DynaText from Inso Corporation (formerly Electronic Book Technologies)

DynaText forms the backbone of the application. It provides SGML display and database facilities, including full-text and structured searching of the document. At the time we made our choice, DynaText’s chief advantages over other tools were a well developed API accessible from C or C++, speed (DynaText’s SGML database is very fast), formatting power, and a powerful stylesheet language.

Its major weaknesses have turned out to be its reliance on a single, compiled SGML database which limits our ability to do incremental updates, and the fact that its library is not re-entrant (meaning that only one application can use the library at a time).

Raster Images

We originally released the browser using DynaText’s built in raster viewer, but this soon proved unsuitable due to performance. We then licensed ViewDirector, from TMS, Inc. ViewDirector is very fast, memory efficient, stable, and it has a good API. ViewDirector’s weakness is mainly with the somewhat limited number of graphics formats supported, which was not a problem for us as we control the format used for all our graphics.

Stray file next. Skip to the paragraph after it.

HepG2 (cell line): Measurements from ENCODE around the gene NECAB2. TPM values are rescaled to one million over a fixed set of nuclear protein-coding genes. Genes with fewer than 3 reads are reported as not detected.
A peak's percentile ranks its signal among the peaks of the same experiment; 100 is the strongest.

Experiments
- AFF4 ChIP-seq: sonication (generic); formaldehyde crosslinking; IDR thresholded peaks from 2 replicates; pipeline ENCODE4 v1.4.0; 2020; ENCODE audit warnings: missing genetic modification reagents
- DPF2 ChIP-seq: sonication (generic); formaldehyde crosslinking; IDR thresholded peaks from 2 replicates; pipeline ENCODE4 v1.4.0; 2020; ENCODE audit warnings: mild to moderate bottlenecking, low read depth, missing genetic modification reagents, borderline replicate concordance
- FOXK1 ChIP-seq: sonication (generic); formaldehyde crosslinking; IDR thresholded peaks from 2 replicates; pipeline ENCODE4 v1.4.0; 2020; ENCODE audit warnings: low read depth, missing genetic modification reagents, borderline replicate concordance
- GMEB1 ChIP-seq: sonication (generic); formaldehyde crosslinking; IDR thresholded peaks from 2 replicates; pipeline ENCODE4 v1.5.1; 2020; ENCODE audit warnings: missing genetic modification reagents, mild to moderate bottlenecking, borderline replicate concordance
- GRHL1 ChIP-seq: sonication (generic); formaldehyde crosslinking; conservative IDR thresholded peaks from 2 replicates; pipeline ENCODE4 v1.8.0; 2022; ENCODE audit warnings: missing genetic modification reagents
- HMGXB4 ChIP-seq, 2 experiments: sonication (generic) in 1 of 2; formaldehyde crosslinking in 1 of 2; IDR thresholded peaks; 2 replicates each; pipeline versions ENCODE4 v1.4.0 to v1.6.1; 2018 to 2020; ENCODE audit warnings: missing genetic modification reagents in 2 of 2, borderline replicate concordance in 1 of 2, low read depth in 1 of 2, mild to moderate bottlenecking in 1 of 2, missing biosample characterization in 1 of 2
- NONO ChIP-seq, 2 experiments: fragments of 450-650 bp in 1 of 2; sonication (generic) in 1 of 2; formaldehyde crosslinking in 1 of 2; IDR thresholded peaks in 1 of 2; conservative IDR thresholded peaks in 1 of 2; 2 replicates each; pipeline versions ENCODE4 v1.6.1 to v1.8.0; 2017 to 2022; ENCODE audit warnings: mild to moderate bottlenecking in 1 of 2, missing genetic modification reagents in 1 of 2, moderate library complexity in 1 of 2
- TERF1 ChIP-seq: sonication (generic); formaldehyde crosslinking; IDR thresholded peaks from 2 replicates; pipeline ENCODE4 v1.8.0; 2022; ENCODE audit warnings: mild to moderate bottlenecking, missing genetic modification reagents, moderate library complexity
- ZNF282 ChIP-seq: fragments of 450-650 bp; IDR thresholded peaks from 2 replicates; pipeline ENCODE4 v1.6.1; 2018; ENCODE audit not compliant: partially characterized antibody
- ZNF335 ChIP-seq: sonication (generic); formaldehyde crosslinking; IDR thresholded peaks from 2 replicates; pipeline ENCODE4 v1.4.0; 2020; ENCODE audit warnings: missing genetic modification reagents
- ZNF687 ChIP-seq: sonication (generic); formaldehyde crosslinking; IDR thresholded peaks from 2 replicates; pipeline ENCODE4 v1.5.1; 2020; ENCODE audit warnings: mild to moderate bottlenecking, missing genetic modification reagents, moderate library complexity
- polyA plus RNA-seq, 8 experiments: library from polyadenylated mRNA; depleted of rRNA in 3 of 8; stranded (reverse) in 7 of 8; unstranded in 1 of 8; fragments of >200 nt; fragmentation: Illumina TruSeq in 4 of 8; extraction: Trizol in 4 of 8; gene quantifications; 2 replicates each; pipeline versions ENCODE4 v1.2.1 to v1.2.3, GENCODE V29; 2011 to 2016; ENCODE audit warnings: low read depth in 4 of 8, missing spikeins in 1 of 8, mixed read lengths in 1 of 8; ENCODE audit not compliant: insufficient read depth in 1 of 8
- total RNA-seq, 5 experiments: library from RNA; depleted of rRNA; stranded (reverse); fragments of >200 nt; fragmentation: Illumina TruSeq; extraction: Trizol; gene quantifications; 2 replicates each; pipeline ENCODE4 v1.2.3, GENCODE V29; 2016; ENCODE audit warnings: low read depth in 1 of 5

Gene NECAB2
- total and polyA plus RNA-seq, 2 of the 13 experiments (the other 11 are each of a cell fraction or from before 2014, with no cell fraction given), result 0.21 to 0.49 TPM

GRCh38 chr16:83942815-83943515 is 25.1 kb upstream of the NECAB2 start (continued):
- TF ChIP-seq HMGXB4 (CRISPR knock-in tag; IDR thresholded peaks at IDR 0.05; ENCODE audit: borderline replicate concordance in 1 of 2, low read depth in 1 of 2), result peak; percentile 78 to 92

Video and Sound

To play video clips and sound, we used MS-Window’s built in support. These work well and cost nothing to use. They also will stay up to date with current trends in format and capabilities.


Our electronic documentation project has successfully met its major design goals and is functioning well in the field.

Xerox’s electronic documentation initiative is an on-going activity. We have currently published electronic documents covering the majority of products we service and have deployed laptop computers to a sizable portion of our field organization. The CSEs have been very positive about the impact of these tools on their work environment. While we do not have conclusive data as to the impact of the laptops on CSE productivity, we do have strong anecdotal evidence that the CSEs are enjoying not carrying around paper manuals, that CD-ROMs are cheaper to duplicate and ship than paper documents, and that electronic documentation, by virtue of being lighter than paper, is more likely to be used than paper documentation.